A city map scattered with over 10,000 red dots: the Spatial distribution of executions in Stalin’s Moscow, a ‘database of purges of Moscow residents in 1930s-50s’ taken from data provided by The Memorial Society. Linked via an article by Daniel Sandford via the BBC News magazine, ‘In Moscow, history is everywhere’:
In my flat – Flat 7 at Number 9 – lived two brothers. Olimpiy Kvitkin was killed in 1937 and his younger brother Aristarch in 1939.
It turns out that Olimpiy Kvitkin was a rather important person. Born into an aristocratic and military family, he became a life-long socialist and revolutionary. After studying mathematics at the Sorbonne University in Paris, he became one of Stalin’s leading statisticians. He was the man in charge of the 1937 census, an ambitious attempt to count everyone in the Soviet Union.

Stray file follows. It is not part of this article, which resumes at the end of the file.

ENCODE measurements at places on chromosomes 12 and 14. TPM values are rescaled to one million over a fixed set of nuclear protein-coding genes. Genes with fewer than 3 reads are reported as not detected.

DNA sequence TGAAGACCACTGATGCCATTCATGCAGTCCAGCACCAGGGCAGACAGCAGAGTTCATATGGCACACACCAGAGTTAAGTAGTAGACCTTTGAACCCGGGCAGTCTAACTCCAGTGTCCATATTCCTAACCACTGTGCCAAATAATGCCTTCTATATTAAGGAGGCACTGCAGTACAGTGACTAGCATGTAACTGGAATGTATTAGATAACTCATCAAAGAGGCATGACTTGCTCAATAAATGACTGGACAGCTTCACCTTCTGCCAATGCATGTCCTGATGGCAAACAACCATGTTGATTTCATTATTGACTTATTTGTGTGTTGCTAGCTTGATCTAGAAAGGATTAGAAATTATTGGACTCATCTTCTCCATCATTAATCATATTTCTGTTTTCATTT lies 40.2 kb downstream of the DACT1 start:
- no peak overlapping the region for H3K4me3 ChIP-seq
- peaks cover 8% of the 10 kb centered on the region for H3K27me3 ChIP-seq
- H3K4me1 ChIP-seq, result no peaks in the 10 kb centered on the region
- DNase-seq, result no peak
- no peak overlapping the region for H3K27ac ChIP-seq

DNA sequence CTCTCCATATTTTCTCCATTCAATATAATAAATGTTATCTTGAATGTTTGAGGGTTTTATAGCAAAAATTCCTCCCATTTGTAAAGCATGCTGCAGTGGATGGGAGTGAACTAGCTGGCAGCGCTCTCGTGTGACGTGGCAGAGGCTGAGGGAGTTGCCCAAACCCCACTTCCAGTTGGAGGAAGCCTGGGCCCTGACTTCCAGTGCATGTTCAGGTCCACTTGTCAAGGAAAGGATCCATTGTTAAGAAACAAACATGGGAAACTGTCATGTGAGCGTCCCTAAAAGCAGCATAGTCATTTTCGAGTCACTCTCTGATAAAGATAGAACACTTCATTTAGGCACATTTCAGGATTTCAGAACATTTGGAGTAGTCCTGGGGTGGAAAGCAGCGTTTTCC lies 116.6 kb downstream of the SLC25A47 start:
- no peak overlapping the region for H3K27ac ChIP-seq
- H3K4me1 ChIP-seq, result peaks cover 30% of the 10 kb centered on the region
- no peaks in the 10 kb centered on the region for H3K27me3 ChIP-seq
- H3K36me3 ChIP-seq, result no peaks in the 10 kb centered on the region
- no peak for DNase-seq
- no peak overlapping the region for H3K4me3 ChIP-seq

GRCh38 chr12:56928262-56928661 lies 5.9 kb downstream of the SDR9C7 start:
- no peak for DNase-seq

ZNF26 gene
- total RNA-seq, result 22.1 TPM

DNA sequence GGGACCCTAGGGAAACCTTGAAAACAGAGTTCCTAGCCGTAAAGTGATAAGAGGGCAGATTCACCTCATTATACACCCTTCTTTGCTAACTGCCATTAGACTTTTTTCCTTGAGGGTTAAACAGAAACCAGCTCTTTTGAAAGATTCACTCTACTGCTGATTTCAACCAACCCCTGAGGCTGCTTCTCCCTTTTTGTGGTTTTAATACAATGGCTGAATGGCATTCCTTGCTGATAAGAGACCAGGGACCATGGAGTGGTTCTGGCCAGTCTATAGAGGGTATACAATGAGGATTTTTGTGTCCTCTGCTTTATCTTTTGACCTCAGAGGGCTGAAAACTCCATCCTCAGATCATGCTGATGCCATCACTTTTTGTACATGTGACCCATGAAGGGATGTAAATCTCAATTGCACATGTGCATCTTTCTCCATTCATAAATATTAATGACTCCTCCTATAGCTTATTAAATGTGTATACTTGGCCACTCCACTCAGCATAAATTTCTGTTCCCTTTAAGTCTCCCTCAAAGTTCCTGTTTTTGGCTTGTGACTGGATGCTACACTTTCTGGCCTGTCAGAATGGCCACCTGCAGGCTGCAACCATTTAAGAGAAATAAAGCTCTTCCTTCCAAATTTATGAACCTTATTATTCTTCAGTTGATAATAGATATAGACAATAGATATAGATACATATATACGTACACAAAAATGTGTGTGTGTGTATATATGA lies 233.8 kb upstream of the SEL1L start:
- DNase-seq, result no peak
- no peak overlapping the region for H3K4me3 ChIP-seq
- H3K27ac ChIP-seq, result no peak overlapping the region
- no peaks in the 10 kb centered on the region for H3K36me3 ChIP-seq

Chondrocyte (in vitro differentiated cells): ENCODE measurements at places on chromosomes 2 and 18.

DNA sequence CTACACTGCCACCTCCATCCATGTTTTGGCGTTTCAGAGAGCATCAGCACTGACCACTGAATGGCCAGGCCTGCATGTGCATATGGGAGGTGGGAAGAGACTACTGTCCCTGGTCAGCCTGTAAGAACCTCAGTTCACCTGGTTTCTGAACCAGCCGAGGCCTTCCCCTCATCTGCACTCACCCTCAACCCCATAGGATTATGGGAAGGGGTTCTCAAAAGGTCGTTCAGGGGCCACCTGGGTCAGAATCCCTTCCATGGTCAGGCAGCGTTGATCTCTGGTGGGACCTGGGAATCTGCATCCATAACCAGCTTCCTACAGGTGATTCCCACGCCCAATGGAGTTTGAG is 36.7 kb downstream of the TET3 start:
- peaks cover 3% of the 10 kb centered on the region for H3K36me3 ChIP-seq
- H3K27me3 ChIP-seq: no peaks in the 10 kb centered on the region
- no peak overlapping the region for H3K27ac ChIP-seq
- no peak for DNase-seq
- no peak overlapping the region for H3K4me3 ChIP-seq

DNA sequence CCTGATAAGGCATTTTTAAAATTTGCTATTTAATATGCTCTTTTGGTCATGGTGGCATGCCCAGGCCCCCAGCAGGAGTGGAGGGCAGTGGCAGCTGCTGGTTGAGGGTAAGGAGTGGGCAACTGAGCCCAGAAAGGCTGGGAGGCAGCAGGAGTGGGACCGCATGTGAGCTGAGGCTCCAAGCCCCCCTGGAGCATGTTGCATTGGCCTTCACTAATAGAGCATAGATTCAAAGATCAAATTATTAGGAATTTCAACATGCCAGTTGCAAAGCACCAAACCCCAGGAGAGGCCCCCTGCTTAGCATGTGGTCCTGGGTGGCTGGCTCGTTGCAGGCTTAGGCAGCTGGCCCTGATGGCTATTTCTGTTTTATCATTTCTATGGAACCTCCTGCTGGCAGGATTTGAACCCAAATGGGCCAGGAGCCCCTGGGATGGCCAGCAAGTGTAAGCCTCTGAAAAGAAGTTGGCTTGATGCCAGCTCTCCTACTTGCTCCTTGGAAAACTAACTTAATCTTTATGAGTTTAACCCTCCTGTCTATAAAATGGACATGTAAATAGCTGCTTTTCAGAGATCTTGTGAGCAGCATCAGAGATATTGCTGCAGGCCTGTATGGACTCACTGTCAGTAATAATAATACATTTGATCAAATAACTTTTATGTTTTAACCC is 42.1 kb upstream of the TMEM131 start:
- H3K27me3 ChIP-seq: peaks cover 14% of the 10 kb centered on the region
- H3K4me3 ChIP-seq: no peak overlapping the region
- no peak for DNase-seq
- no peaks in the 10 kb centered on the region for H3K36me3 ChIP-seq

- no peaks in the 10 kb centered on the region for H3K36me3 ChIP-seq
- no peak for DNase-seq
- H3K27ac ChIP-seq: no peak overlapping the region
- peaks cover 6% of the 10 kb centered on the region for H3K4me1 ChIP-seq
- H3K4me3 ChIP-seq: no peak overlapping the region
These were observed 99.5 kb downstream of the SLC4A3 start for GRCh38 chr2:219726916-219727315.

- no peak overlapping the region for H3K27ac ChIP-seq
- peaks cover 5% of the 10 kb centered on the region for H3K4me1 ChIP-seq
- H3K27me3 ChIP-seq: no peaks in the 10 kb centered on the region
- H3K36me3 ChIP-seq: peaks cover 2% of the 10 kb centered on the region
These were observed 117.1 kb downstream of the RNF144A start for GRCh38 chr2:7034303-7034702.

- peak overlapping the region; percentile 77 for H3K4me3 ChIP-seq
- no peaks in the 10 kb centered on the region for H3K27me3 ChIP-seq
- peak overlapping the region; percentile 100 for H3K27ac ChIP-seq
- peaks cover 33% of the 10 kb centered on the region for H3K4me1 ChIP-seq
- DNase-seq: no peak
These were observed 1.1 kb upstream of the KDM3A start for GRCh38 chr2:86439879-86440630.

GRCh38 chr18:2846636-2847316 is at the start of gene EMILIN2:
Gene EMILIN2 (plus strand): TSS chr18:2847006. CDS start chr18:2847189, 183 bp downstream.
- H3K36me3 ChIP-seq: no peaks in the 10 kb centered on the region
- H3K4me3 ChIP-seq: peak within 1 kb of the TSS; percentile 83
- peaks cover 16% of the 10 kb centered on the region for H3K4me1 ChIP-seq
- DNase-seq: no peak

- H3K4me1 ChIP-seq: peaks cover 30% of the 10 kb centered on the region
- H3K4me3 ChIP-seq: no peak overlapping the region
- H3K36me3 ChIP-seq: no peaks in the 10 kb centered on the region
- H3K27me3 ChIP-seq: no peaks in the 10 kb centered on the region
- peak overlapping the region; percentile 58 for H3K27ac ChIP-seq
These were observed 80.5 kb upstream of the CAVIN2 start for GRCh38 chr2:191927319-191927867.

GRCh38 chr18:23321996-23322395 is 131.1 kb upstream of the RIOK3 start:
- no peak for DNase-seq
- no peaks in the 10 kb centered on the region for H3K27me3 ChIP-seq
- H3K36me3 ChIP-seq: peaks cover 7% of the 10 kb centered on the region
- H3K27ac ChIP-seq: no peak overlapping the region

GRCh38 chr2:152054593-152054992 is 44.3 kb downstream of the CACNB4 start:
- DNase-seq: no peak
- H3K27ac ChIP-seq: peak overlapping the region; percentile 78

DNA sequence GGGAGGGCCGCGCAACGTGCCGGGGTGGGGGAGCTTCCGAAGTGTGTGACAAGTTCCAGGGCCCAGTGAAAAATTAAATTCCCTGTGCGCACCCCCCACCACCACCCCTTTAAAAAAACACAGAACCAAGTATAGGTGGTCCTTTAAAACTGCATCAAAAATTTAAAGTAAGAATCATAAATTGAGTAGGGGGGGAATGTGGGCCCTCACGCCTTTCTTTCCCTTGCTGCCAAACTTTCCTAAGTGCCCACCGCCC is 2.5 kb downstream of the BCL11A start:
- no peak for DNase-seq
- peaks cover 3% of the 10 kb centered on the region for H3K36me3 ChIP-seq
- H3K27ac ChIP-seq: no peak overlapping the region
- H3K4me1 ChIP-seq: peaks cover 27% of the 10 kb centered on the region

That was where his troubles began. Because Stalin had announced in 1934 that the population was 168 million and growing fast but, when the returns came in from the 1937 census, it was clear that the population was just 162 million – six million fewer than Stalin had announced just three years earlier.
It did not mean Stalin was wrong, though he might have been out of date. It meant that the sheer, unimaginable scale of the millions of deaths from the man-made famines of the 1930s was starting to show up in the official statistics. By far the largest numbers died in Ukraine, in what is known as the Holodomor – the extermination by hunger.